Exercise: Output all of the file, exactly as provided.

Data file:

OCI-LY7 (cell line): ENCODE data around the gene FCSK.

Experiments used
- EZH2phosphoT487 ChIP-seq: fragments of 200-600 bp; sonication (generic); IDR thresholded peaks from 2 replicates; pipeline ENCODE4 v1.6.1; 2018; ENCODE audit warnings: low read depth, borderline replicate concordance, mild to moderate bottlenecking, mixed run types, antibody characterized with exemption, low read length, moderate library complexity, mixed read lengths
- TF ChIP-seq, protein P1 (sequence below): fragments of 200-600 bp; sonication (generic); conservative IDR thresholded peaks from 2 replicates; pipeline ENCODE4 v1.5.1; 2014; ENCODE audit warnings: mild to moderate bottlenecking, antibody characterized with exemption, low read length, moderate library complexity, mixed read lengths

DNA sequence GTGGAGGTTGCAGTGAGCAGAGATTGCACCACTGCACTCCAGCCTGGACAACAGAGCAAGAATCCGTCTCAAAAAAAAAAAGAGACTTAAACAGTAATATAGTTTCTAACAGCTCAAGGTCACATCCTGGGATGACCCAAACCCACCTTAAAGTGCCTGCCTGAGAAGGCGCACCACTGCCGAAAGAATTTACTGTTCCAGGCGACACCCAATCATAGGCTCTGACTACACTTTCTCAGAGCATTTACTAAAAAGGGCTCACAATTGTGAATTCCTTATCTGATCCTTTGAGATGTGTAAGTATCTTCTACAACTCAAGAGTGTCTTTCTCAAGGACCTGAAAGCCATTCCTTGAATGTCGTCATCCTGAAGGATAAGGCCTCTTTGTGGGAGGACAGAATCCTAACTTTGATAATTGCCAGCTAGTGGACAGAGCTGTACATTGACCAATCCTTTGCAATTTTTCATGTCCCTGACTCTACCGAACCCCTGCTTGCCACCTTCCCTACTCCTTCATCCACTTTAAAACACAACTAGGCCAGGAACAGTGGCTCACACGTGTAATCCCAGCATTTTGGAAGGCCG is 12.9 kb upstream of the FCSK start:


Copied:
OCI-LY7 (cell line): ENCODE data around the gene FCSK.

Experiments used
- EZH2phosphoT487 ChIP-seq: fragments of 200-600 bp; sonication (generic); IDR thresholded peaks from 2 replicates; pipeline ENCODE4 v1.6.1; 2018; ENCODE audit warnings: low read depth, borderline replicate concordance, mild to moderate bottlenecking, mixed run types, antibody characterized with exemption, low read length, moderate library complexity, mixed read lengths
- TF ChIP-seq, protein P1 (sequence below): fragments of 200-600 bp; sonication (generic); conservative IDR thresholded peaks from 2 replicates; pipeline ENCODE4 v1.5.1; 2014; ENCODE audit warnings: mild to moderate bottlenecking, antibody characterized with exemption, low read length, moderate library complexity, mixed read lengths

DNA sequence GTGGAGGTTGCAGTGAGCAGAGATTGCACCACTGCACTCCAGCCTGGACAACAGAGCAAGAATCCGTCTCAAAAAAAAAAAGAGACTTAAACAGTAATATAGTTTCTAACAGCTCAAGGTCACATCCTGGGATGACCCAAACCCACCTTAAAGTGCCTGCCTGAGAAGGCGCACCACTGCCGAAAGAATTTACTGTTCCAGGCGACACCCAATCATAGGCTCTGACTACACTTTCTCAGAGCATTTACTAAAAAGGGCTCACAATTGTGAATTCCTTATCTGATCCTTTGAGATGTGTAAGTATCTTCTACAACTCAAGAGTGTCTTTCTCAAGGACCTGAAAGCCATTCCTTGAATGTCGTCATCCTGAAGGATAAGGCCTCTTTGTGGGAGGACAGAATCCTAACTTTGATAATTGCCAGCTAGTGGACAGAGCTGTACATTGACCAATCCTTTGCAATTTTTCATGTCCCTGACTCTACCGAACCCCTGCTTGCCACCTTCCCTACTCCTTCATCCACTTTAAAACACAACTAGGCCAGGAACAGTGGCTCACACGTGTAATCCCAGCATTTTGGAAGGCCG is 12.9 kb upstream of the FCSK start: